Whiling away the summer hours lounging with friends in my apartment pool, I try to shift the conversation to my favorite subject – philosophy. Not all of my friends enjoy the reflective life, but usually I can find a subject that piques their interest.
Last summer, one of my favorite discussions concerned the most important traits in deciding whether to date someone. We eventually settled on four – smart, attractive, warm, and personable – although I was surprised that some friends discounted brains.
Last weekend, I stumbled into another interesting discussion when a single, 53-year-old friend expressed great satisfaction with his life. He felt like he had it all – e.g., a prestigious and satisfying job, looks that much younger women found attractive, athleticism that enabled him to compete with college kids in sand volleyball, and excellent social skills. Because he was sounding a little smug, I decided to challenge his sentiment:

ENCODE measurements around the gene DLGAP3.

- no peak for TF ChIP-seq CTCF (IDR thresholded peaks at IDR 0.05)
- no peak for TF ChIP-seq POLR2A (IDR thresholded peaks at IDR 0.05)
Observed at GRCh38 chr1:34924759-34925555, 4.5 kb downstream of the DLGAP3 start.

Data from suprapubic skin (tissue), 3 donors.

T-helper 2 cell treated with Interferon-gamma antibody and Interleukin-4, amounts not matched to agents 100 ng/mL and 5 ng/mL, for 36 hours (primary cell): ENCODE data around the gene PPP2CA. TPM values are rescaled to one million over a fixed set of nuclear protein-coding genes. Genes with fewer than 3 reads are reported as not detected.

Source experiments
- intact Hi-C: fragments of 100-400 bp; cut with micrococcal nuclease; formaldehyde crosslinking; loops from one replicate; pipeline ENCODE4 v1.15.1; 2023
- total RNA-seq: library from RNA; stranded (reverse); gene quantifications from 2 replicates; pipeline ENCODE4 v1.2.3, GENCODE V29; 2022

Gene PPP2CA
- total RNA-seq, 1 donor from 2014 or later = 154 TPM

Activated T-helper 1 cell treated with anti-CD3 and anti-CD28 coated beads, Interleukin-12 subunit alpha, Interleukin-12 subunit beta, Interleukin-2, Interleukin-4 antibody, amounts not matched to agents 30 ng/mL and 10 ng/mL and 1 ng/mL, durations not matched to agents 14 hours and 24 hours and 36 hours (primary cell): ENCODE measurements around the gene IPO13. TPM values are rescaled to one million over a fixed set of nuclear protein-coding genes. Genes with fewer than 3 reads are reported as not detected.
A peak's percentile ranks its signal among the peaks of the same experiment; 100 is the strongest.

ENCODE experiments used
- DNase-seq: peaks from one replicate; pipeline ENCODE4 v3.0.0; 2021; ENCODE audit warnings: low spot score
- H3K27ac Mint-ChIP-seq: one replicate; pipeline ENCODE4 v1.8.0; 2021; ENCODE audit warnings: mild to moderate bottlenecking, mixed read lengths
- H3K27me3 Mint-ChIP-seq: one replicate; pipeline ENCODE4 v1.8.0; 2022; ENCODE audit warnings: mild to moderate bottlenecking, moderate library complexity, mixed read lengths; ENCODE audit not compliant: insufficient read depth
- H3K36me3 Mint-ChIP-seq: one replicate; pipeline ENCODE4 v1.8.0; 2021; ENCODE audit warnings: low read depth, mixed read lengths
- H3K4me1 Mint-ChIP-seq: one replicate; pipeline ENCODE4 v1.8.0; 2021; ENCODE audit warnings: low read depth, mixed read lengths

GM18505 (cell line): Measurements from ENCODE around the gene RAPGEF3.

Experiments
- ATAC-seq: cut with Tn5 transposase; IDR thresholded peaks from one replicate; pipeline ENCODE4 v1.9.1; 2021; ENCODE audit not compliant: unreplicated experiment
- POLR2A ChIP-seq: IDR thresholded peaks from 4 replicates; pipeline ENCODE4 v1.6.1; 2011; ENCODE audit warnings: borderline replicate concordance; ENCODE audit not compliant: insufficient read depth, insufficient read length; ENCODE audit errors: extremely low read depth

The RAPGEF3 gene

- Would he be willing to give up his career and his wealth to be ten years younger?
To my surprise, both of us quickly agreed that we would give up our money and our career in order to have ten more years of life. I suspect there was some hubris in our thinking that we could quickly find responsible, satisfying work in some other capacity, but also it reflects a lack of interest in having wealth.
A few days later, I posed this question to my best friend (60-years old), and he just as quickly declined to move back to being a 50-years old. He had put a lot of effort into accumulating his wealth and was unwilling to accept the ignominy of being 50-years old without any assets.
Yesterday, I posed this question to a couple of drinking buddies. One of them said it was a stupid question that didn’t make any difference or any sense. Instead he wanted to talk about the latest gossip about NFL practices about to begin. I wanted to remind him that the unexamined life is not worth living, but he wouldn’t agree.